On the surface, at least, this situation looks totally different from that which afflicted the rest of Asia prior to this year's currency crisis. In addition, the position of the Chinese economic cycle seems different from the rest of Asia. Essentially, the economy has been slowing for about four years under a tight domestic policy squeeze, and inflation has dropped to zero. There is consequently scope for policy to be eased.

Interest rates have already been cut by 3-3.5 per cent in the past few weeks, and the public finances appear to be in reasonable shape following three years of fiscal tightening. An increase in public investment can now be afforded, and looks likely over the next 12 months. Assuming demand policy is eased in this way, overall GDP growth can probably be maintained at about 9 per cent next year, despite a worsening in net trade.

What about the health of the financial system? A great deal of gloom has been expressed on this subject by western investors. However, it should not be forgotten that the problem in China's publicly owned banks is mainly one of bad loans to state-owned enterprises. Since the government will pick up the responsibility for these losses, the weakness in the Chinese financial system is akin to that in the former Soviet Union - ie it is a problem of allocation of losses within the public sector. This could still prove serious, but it should not undermine the economy in the same way as has occurred elsewhere in Asia. China's low ratio of foreign debt to GDP, at only around 14 per cent, should also offer protection from the worst risks of currency contagion.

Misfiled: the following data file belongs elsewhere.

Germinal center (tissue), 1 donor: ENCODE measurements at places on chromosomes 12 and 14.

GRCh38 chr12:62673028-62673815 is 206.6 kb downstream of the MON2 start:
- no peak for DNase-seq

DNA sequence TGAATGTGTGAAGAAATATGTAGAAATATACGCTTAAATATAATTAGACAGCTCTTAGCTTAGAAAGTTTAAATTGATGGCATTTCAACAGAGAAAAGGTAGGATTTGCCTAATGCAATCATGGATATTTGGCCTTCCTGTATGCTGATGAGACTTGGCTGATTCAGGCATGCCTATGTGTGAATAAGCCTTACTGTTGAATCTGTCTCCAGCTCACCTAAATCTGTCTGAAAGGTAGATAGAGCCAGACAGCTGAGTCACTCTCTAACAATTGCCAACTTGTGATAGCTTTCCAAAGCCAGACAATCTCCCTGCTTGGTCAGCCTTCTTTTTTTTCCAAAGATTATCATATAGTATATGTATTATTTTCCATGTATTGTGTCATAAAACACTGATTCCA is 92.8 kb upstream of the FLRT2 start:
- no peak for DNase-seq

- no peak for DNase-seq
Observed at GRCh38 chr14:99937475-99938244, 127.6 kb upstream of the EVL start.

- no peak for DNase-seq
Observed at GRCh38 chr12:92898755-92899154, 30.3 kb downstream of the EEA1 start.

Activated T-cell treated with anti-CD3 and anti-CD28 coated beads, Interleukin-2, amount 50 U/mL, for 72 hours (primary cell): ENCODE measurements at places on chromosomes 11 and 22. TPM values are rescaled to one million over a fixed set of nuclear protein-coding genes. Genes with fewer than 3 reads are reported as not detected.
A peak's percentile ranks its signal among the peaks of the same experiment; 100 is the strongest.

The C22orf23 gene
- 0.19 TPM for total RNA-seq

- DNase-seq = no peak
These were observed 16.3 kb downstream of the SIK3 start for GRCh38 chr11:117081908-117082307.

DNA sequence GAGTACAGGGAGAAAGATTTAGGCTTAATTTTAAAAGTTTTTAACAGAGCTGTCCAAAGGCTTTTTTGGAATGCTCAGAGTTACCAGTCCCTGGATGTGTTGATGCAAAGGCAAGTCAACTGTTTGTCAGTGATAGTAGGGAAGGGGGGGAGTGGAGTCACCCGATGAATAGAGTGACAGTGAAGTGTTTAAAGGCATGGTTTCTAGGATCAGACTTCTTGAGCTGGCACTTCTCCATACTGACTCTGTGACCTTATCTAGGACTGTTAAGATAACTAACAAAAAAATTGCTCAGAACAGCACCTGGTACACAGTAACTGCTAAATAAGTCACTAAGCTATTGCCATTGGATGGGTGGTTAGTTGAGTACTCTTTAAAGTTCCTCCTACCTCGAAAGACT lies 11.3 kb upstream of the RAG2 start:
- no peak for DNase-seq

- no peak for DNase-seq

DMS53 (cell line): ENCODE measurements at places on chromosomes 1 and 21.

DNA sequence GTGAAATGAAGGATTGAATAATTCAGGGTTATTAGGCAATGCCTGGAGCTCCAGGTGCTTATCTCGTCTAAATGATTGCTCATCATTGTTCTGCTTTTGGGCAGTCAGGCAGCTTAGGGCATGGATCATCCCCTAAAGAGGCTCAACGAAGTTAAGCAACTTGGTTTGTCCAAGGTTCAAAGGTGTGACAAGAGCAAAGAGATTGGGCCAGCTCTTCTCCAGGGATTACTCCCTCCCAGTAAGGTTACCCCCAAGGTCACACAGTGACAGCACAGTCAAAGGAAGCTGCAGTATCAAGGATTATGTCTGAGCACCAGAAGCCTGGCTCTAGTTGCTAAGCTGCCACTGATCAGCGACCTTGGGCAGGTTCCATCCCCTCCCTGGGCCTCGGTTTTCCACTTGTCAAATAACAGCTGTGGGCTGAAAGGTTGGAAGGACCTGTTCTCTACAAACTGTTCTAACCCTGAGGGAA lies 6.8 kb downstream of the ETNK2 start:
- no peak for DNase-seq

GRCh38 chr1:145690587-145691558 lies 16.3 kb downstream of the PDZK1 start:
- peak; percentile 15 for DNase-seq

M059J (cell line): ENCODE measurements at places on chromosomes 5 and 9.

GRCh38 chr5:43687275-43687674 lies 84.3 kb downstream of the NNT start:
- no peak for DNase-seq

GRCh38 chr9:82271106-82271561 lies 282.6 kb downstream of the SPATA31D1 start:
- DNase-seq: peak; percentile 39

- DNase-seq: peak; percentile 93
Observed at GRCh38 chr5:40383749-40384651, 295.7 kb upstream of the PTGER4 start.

Despite all this, it must be admitted that the anecdotal evidence from industrial companies doing business in China is much bleaker than the official data are suggesting, and international government officials seem increasingly worried about the situation. In view of the opaque nature of the Chinese economic statistics, the view of many private sector economists - based on these rosy official statistics - may turn out to be too optimistic. If so, the emerging market debacle would suddenly look much more serious for the rest of us.